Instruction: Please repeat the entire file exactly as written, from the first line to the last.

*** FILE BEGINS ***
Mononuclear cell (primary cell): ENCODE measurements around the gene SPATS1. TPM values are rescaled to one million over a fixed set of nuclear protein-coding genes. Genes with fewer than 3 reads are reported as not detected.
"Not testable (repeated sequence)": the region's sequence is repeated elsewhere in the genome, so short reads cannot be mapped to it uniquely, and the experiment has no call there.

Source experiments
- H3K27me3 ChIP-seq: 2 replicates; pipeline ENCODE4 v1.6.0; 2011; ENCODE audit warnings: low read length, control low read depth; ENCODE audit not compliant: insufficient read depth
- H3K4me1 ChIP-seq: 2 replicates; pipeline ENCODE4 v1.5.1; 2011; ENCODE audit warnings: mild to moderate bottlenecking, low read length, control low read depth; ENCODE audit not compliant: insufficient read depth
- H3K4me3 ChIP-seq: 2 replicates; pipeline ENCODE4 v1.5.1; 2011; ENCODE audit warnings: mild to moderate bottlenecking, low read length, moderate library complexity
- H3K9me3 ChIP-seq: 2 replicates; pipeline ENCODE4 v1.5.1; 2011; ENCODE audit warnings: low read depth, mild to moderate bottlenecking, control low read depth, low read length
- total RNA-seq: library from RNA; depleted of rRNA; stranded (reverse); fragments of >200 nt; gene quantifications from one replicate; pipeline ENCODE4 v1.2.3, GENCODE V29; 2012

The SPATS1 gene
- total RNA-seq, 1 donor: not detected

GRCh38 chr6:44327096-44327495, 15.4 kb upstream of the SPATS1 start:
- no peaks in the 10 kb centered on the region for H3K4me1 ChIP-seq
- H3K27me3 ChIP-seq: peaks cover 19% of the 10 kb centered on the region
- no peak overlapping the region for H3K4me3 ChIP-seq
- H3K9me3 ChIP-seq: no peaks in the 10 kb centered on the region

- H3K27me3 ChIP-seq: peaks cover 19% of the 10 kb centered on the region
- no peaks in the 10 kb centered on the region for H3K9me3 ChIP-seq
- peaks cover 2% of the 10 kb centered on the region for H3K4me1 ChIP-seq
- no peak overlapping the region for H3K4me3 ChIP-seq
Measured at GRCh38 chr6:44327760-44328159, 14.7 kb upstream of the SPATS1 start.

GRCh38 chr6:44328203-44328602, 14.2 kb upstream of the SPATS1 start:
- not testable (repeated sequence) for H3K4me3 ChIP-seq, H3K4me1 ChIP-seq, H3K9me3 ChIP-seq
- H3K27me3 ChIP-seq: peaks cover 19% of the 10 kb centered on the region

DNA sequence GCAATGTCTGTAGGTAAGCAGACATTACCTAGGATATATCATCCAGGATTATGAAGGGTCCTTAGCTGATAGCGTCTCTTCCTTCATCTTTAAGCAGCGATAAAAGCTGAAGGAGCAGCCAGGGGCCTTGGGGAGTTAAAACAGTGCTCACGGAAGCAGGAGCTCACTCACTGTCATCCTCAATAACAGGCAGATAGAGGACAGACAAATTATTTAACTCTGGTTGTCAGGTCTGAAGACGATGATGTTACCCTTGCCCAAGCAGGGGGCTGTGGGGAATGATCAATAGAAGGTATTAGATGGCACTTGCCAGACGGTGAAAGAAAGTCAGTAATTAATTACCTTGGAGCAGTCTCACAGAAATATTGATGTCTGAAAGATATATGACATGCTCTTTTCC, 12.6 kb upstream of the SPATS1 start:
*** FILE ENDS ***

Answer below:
Mononuclear cell (primary cell): ENCODE measurements around the gene SPATS1. TPM values are rescaled to one million over a fixed set of nuclear protein-coding genes. Genes with fewer than 3 reads are reported as not detected.
"Not testable (repeated sequence)": the region's sequence is repeated elsewhere in the genome, so short reads cannot be mapped to it uniquely, and the experiment has no call there.

Source experiments
- H3K27me3 ChIP-seq: 2 replicates; pipeline ENCODE4 v1.6.0; 2011; ENCODE audit warnings: low read length, control low read depth; ENCODE audit not compliant: insufficient read depth
- H3K4me1 ChIP-seq: 2 replicates; pipeline ENCODE4 v1.5.1; 2011; ENCODE audit warnings: mild to moderate bottlenecking, low read length, control low read depth; ENCODE audit not compliant: insufficient read depth
- H3K4me3 ChIP-seq: 2 replicates; pipeline ENCODE4 v1.5.1; 2011; ENCODE audit warnings: mild to moderate bottlenecking, low read length, moderate library complexity
- H3K9me3 ChIP-seq: 2 replicates; pipeline ENCODE4 v1.5.1; 2011; ENCODE audit warnings: low read depth, mild to moderate bottlenecking, control low read depth, low read length
- total RNA-seq: library from RNA; depleted of rRNA; stranded (reverse); fragments of >200 nt; gene quantifications from one replicate; pipeline ENCODE4 v1.2.3, GENCODE V29; 2012

The SPATS1 gene
- total RNA-seq, 1 donor: not detected

GRCh38 chr6:44327096-44327495, 15.4 kb upstream of the SPATS1 start:
- no peaks in the 10 kb centered on the region for H3K4me1 ChIP-seq
- H3K27me3 ChIP-seq: peaks cover 19% of the 10 kb centered on the region
- no peak overlapping the region for H3K4me3 ChIP-seq
- H3K9me3 ChIP-seq: no peaks in the 10 kb centered on the region

- H3K27me3 ChIP-seq: peaks cover 19% of the 10 kb centered on the region
- no peaks in the 10 kb centered on the region for H3K9me3 ChIP-seq
- peaks cover 2% of the 10 kb centered on the region for H3K4me1 ChIP-seq
- no peak overlapping the region for H3K4me3 ChIP-seq
Measured at GRCh38 chr6:44327760-44328159, 14.7 kb upstream of the SPATS1 start.

GRCh38 chr6:44328203-44328602, 14.2 kb upstream of the SPATS1 start:
- not testable (repeated sequence) for H3K4me3 ChIP-seq, H3K4me1 ChIP-seq, H3K9me3 ChIP-seq
- H3K27me3 ChIP-seq: peaks cover 19% of the 10 kb centered on the region

DNA sequence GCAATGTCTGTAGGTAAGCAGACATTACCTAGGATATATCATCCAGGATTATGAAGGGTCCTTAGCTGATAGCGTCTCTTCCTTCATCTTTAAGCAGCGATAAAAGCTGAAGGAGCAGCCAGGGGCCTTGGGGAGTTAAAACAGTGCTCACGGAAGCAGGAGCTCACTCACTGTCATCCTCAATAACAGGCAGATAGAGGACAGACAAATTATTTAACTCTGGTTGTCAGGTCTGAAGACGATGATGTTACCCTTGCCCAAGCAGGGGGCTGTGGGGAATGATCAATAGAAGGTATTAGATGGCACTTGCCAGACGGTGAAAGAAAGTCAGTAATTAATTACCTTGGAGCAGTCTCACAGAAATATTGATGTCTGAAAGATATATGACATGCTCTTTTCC, 12.6 kb upstream of the SPATS1 start: